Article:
The verse that opens the haftarah-reading this Shabbos, from the prophet Amos, refers to the Jewish people as being as dear to G-d as “the children of Kush” – a kingdom of black people.
“Just as a Kushite differs [from others] in [the color of] his skin,” comments the Talmud (Moed Katan, 16b), “so are the Jewish people different in their actions.”
The Chasam Sofer’s interpretation of that comment (he apparently had “the righteous” in place of “the Jewish people”) is well worth pondering.
“It is well known that every Jew is required to observe all the mitzvos. But there is no single path for them all. One Jew may excel in Torah-study, another in avodah (service, or prayer), another in kindnesses to others; this one in one particular mitzvah, that one in another. Nevertheless, while they all differ from each other in their actions, they all have the same intention, to serve Hashem with their entire hearts.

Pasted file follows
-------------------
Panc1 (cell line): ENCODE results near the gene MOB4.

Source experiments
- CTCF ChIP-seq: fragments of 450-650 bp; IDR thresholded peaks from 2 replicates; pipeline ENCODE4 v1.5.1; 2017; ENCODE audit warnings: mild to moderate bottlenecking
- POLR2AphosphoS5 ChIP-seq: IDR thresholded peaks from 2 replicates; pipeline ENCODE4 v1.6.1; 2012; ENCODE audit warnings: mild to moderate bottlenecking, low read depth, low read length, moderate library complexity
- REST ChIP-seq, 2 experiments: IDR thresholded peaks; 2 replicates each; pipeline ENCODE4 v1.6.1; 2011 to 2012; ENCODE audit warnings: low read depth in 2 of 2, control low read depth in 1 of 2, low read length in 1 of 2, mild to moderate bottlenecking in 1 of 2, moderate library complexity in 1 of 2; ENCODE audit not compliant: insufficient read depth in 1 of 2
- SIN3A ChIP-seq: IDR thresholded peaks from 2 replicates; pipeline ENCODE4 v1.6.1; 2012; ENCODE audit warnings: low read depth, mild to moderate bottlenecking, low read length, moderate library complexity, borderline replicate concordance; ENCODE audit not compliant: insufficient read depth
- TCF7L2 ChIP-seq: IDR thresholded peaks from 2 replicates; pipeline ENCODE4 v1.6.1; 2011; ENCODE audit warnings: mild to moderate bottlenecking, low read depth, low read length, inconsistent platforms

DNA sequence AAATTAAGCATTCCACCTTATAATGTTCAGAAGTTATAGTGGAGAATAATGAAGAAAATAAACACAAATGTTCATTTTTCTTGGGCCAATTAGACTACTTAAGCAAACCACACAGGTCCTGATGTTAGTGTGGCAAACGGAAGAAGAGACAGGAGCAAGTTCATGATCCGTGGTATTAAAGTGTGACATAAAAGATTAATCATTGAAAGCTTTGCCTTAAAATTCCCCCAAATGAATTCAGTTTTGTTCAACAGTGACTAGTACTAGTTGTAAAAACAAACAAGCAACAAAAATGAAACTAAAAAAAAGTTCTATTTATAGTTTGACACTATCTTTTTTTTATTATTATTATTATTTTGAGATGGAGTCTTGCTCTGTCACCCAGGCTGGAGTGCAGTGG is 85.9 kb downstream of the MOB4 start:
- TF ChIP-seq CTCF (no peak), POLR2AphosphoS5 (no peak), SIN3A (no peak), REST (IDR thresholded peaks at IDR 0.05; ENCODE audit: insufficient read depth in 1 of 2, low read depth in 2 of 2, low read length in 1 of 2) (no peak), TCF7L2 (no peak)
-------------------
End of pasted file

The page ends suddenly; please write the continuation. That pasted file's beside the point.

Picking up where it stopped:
“Behold the Kushite. Inside, his organs, his blood and his appearance are all the same as other people’s. Only in the superficiality of his skin is he different from others. This is the meaning of ‘[different] in his skin,’ [meaning] only in his skin. Likewise, the righteous are different [from one another] only ‘in their actions’; their inner conviction and intention, though, are [the same,] aimed at serving Hashem in a good way.”